• Make sure that the fabric is centered so that there is an even amount of excess fabric around the hoop. As a general rule of thumb, you’ll want to have at least 1.5-2 inches of extra fabric. This way, you’ll have enough fabric to grip to pull it evenly and tightly in the hoop.
  • Loosen the screw of the outer ring and place the outer ring over top of the fabric and inner ring.
  • When you’re happy with the placement of the fabric, tighten the screw at the top.
  • Pull the top, bottom, and both sides of the fabric to tighten it like a drum. Be sure that the fabric isn’t wrinkled or warped in any areas.
  • It’s a good idea to do one final tightening of the hardware to ensure it’s as tight as possible. Then you’re ready to get stitching!

Extra Tips

If you’ve done everything right and you’re still having trouble with loose fabric, consider some of these tips.

Use Plastic No-Slip Hoops

These hoops are great to stitch in. They have a lip around the inner edge of the embroidery hoop that grips the fabric, preventing it from slipping.

Inspect the metal hardware on the top of the hoop

Sometimes the cheaper wood embroidery hoops have a bent clasp on the top or the metal warps which makes it so you can’t screw the embroidery hoop as tight. Higher quality hoops tend to have heavier hardware on top, and I’ve found the fabric doesn’t slip as much with them. That being said, you can totally still use cheaper embroidery hoops, in fact I still use them a ton. Just make sure to inspect the hardware whenever you’re shopping for hoops.

Check to make sure the inner and outer ring have a tight seal

I can’t tell you how many times I’ve gone to the craft store and bought embroidery hoops only to find that they are warped and there is a gap between the inner and outer ring of the embroidery hoop! Such a bummer. When the inner and outer rings of an embroidery hoop don’t seat together nicely, they won’t evenly grip the fabric, which then causes your fabric to become loose in the hoop while you are embroidering. Closely examine each hoop before you purchase it to prevent this. This is probably the easiest way to avoid a lot of problems!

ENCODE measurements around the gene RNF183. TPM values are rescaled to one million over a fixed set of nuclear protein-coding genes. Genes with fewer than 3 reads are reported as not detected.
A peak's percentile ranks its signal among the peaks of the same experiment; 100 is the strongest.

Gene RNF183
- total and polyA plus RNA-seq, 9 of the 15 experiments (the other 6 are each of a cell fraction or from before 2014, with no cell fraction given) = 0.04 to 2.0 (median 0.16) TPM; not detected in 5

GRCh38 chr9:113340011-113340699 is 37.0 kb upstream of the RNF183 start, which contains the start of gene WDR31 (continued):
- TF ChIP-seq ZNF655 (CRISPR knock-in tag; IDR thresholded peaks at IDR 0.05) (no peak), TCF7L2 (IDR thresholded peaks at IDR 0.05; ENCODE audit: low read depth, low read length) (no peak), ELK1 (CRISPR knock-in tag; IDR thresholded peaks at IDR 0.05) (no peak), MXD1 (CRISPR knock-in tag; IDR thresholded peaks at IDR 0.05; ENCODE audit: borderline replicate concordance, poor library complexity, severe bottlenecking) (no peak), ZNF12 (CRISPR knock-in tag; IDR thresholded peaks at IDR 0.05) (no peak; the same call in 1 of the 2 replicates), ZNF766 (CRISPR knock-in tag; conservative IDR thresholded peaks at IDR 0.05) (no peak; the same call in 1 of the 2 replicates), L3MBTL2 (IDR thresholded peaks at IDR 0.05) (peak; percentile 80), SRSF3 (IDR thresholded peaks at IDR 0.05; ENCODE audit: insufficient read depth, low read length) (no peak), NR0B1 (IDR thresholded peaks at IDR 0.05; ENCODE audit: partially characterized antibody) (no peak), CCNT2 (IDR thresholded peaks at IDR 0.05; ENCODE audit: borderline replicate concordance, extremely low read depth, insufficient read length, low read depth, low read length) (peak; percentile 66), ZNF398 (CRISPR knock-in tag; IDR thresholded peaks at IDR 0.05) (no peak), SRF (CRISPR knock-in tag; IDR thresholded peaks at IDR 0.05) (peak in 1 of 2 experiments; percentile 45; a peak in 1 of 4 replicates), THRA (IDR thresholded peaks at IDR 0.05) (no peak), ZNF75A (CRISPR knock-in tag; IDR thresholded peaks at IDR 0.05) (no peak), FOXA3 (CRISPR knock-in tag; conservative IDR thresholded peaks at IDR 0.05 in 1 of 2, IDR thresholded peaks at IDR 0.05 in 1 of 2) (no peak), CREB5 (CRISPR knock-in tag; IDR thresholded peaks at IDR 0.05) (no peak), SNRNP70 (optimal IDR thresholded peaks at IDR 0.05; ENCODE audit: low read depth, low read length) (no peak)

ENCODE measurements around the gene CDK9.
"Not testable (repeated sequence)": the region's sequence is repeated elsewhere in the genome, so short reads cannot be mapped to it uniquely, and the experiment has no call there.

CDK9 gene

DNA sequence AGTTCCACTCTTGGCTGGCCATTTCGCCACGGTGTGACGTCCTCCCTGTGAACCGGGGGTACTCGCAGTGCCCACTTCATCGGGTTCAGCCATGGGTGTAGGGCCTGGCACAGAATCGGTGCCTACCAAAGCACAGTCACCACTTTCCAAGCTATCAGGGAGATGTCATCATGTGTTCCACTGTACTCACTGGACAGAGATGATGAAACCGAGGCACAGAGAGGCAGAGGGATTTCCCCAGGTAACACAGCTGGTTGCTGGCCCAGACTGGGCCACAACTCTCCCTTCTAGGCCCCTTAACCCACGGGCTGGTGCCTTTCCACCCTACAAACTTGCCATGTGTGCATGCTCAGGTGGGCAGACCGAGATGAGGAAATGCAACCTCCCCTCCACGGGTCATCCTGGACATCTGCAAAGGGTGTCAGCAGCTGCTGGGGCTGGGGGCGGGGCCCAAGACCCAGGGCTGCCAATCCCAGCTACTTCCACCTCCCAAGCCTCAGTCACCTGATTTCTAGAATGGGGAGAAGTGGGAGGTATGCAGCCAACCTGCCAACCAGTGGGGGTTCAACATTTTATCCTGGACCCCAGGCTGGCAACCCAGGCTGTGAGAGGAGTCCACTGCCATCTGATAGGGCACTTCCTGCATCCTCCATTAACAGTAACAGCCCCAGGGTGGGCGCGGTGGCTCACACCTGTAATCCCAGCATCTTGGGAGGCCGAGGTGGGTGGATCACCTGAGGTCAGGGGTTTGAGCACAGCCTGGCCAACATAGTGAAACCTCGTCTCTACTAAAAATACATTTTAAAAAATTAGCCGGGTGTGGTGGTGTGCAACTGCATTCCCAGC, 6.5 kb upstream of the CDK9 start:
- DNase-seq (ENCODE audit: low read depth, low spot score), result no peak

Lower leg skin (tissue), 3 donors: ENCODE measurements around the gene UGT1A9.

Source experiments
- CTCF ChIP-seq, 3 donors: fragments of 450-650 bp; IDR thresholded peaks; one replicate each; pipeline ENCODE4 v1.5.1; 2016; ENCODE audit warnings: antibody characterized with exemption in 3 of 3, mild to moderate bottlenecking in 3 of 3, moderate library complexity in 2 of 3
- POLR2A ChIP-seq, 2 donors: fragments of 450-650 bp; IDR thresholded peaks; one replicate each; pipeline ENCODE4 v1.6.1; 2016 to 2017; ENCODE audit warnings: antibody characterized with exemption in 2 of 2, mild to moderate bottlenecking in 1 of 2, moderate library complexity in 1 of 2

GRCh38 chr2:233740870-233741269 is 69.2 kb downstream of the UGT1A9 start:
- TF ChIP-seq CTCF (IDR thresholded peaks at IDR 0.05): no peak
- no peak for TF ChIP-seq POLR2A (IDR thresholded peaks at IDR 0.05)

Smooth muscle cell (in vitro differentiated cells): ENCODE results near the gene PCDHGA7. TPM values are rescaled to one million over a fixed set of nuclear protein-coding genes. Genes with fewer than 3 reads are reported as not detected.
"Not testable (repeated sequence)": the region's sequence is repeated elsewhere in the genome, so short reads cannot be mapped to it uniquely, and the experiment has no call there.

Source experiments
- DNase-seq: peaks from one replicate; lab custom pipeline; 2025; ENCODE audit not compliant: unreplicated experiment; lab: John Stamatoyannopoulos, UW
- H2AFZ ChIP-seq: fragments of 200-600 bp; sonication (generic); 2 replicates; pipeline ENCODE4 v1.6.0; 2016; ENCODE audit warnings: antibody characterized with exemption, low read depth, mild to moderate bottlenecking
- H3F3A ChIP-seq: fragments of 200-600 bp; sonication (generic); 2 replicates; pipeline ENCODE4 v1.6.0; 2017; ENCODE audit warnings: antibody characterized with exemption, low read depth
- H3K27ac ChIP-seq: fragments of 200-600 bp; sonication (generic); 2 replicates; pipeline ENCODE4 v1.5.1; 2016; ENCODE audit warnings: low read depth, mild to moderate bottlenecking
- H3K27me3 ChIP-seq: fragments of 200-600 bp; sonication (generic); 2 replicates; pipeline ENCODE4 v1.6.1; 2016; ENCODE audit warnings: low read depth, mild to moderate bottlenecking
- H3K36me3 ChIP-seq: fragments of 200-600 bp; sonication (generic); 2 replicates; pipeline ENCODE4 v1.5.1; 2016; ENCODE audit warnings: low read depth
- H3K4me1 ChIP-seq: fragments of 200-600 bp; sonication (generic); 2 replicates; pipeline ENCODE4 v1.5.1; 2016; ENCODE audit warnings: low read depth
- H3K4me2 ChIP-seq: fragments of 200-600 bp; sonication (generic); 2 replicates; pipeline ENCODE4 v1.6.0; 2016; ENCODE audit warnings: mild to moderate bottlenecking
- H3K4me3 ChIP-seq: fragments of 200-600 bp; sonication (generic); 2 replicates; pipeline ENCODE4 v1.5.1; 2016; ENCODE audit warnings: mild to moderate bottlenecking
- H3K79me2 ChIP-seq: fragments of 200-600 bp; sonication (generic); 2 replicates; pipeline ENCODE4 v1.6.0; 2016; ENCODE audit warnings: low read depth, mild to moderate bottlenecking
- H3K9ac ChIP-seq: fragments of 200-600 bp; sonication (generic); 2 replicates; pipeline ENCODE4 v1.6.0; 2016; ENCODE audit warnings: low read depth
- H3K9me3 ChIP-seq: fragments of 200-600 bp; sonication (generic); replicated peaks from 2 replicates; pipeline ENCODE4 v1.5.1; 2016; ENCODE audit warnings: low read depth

Bind your embroidery hoop

Binding an embroidery hoop is where you wrap a strip of fabric, twill tape, or ribbon around the inner ring of the hoop. Doing this will make the outer ring of the embroidery hoop grip the inner ring better, which will make life a lot easier! Binding embroidery hoops has many benefits, including adding a bit of extra padding to the hoop if you’re using a delicate fabric and preventing hoop burn. Check out this article about how to bind an embroidery hoop.

Note: binding is most effective using a wood hoop.

Use the proper size embroidery hoop

It is very important to have a piece of fabric that will have enough excess around all sides of the hoop. If there are areas of the fabric that are too short, it will be hard to pull the fabric tight and the edge of the fabric could slip out while you’re stitching.

The good news is that hand embroidery hoops come in many different sizes. Choose a smaller hoop that will grip all sides of the fabric.

Use circular hoops

While they aren’t as common, there is such thing as a square hoop. They don’t always grip the fabric as evenly as a circular hoop, so I don’t personally use them.

However, if you have a particular reason you don’t want to use a circular hoop, take a look at these square-round hoops. And for bigger projects and designs you could always try scroll bars!

Use natural fabrics

While you can stitch on just about any type of fabric, natural materials such as cotton fabric and linen are great because they are sturdy and don’t contain any elastic in them. This means they will fair well under the tension of your stitches and the hoop. Elastic and some synthetic materials can stretch and wear out over time, which can cause the fabric to not stay as tight in the hoop. This post will show you where to buy natural embroidery fabrics.

Hope you enjoyed these tips on how to keep the fabric tight in an embroidery hoop. Using one of these tips should have you stitching with ease in no time!

how to keep fabric tight in embroidery hoop